Resolved, That the government of our country having made provision for these aggrieved, to the petition for a redress of grievances; and we, the people of color in this State, being sorely aggrieved by that clause of the Constitution, heretofore cited, which deprives us of the right of suffrage upon a property qualification; we do, therefore, call upon our people throughout the State, extensively to petition the Legislature on this subject.

Resolved, That a Committee of three be appointed to report on the above resolution.

Alexander Crummell, J.W. Duffin, and Rev. J.N. Marrs, were the committee. On motion,

Resolved, That a committee of three be appointed to collect from the delegates statistics of our people.

Resolved, That Abner H. Francis, Michael Dougee, and Uriah Boston, be said committee.

Resolved That a committee of three be appointed on incidental expenditures. Rev. Thomas James, Rev. John Chester, and Henry R. Crummell, were appointed.

Resolved, That a committee of three be appointed on printing. It was made up of P.H. Reason, C.B. Ray, and A. Crummell.

Resolved That H.H. Garnet, E.P. Rogers, and Rev. Eli N. Hall, be a Committee to draft resolutions and appoint public speakers for a meeting this evening. Adjourned.

Wednesday Morning, Aug. 19. On motion,

Resolved, That the Convention go into a committee of the whole, this afternoon, immediately upon organizing, to hear statistical statements from the delegates.

Resolved, That a committee of six be appointed to draw up an address to the people of the State of New York, upon the political condition of our people. Adopted.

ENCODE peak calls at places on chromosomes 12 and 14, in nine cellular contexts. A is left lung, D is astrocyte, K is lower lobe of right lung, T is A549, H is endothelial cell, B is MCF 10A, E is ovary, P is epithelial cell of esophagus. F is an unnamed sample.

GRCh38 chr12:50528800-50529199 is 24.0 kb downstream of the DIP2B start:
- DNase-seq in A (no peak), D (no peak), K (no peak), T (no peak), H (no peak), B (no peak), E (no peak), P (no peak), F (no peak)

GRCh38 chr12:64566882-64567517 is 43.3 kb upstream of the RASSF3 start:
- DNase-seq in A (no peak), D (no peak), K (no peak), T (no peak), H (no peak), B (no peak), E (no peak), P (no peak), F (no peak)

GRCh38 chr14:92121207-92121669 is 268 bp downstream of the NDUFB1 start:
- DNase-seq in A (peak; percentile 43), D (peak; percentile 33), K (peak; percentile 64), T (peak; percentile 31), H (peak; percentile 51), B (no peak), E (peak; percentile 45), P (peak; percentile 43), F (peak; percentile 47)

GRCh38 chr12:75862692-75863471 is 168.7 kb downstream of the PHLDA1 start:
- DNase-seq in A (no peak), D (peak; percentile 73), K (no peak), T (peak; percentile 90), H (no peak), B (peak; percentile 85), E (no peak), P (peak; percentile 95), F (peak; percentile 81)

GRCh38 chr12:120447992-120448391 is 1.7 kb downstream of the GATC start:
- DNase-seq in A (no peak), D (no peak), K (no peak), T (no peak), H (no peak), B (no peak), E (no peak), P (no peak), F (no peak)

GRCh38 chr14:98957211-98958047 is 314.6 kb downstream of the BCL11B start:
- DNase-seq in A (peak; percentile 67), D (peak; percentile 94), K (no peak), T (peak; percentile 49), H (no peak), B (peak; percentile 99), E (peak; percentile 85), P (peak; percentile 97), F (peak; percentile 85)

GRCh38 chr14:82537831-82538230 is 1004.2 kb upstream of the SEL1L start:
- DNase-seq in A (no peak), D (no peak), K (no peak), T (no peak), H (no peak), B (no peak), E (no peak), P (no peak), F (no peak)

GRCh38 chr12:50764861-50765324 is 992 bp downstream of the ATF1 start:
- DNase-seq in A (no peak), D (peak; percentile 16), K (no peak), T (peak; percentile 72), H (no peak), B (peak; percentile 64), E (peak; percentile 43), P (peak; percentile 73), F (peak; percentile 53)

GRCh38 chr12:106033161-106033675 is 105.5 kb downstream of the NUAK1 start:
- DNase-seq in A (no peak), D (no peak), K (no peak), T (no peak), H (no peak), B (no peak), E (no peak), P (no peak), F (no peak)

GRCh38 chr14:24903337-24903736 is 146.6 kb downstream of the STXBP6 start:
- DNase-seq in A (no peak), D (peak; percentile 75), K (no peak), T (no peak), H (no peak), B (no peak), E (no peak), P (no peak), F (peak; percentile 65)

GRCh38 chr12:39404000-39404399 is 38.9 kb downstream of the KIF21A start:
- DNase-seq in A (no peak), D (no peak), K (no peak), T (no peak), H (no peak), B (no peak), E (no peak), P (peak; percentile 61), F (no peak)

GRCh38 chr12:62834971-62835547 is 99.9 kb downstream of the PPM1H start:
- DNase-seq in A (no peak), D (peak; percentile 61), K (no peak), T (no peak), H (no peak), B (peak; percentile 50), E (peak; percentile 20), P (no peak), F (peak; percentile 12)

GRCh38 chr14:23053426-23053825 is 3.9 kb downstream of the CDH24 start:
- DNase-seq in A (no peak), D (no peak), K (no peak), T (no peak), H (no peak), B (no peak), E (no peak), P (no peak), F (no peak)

A. Crummell, Rev. J. Sharp, T.S. Wright, P.H. Reason, C.B. Ray, and C.L. Reason, were appointed that committee.

On motion,

Resolved, That a committee of two be appointed to draft a form of petition, praying to the next legislature for the right of suffrage; the said petition to be signed by the President, Vice Presidents and Secretaries, as well as the entire delegation assembled here in behalf of the colored people in this State.

Resolved, That P.H. Reason, and A. Crummell be the committee.

The following resolution was then submitted.

Resolved, That inasmuch as the possession of a freehold estate, to the amount of $250, secures to use the elective franchise, we do, therefore, strongly recommend to our people throughout the State to become possessors of the soil, inasmuch as that not only elevates them to the rights of freemen, but increases the political power in the State, in favor of our political and social elevation.

A very spirited debate arose on this resolution, owing to the exception taken to that part of it which asserted that the obtainment of a certain amount of property, "elevated us to the rights of freemen." The resolution was supported in the affirmative by C.B. Ray, T.S. Wright, E.P. Rodgers, chiefly, and opposed by H.H. Garnet, U. Boston, A. Crummell, and others. The discussion on the resolution, continued till near the close of the session, when Mr. Ray introduced an amendment, which was strongly opposed, owing to its containing, as was contended the same objectionable feature as the original resolution. While yet the question was pending, the Convention adjourned at half past 12 o'clock.

Wednesday Afternoon. The minutes were read and approved.